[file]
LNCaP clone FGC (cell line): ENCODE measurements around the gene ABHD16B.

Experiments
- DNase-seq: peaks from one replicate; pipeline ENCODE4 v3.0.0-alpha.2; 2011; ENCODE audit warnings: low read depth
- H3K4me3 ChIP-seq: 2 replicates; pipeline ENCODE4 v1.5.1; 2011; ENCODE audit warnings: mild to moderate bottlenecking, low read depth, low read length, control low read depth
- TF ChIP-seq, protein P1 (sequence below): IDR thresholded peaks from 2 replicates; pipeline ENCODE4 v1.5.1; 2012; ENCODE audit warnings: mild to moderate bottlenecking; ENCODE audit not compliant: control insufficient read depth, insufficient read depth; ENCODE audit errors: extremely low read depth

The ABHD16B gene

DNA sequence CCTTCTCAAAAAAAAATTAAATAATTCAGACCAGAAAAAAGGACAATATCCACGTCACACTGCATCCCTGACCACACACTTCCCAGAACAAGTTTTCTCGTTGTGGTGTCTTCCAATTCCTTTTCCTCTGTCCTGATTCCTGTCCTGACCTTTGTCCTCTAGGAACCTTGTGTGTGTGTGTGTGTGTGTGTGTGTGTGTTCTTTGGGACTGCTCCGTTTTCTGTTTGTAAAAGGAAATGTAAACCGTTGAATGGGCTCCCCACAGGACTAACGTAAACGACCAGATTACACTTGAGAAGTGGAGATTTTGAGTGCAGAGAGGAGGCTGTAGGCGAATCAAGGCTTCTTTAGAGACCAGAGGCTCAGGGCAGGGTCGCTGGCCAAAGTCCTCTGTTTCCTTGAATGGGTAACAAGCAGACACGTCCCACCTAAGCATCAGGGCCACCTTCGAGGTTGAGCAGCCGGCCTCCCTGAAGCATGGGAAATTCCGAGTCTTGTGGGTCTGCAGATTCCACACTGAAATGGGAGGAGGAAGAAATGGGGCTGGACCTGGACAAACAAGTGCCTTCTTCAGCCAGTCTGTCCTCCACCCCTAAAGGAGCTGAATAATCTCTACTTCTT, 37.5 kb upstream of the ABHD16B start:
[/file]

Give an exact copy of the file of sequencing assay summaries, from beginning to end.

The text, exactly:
LNCaP clone FGC (cell line): ENCODE measurements around the gene ABHD16B.

Experiments
- DNase-seq: peaks from one replicate; pipeline ENCODE4 v3.0.0-alpha.2; 2011; ENCODE audit warnings: low read depth
- H3K4me3 ChIP-seq: 2 replicates; pipeline ENCODE4 v1.5.1; 2011; ENCODE audit warnings: mild to moderate bottlenecking, low read depth, low read length, control low read depth
- TF ChIP-seq, protein P1 (sequence below): IDR thresholded peaks from 2 replicates; pipeline ENCODE4 v1.5.1; 2012; ENCODE audit warnings: mild to moderate bottlenecking; ENCODE audit not compliant: control insufficient read depth, insufficient read depth; ENCODE audit errors: extremely low read depth

The ABHD16B gene

DNA sequence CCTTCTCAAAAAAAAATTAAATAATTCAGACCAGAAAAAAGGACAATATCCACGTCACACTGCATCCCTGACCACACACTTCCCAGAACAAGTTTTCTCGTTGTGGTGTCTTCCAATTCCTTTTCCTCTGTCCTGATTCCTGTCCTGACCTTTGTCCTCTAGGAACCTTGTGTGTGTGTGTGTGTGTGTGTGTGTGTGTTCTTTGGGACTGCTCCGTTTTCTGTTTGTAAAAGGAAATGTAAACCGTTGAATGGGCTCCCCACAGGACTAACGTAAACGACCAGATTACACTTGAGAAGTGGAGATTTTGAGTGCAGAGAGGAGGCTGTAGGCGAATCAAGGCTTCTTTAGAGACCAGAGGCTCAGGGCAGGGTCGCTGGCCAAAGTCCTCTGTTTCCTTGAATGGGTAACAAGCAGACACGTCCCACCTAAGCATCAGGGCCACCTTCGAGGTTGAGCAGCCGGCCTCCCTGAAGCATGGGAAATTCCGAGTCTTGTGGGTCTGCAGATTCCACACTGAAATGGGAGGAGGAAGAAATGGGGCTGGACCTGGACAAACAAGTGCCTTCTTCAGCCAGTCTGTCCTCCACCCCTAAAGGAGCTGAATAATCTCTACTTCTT, 37.5 kb upstream of the ABHD16B start: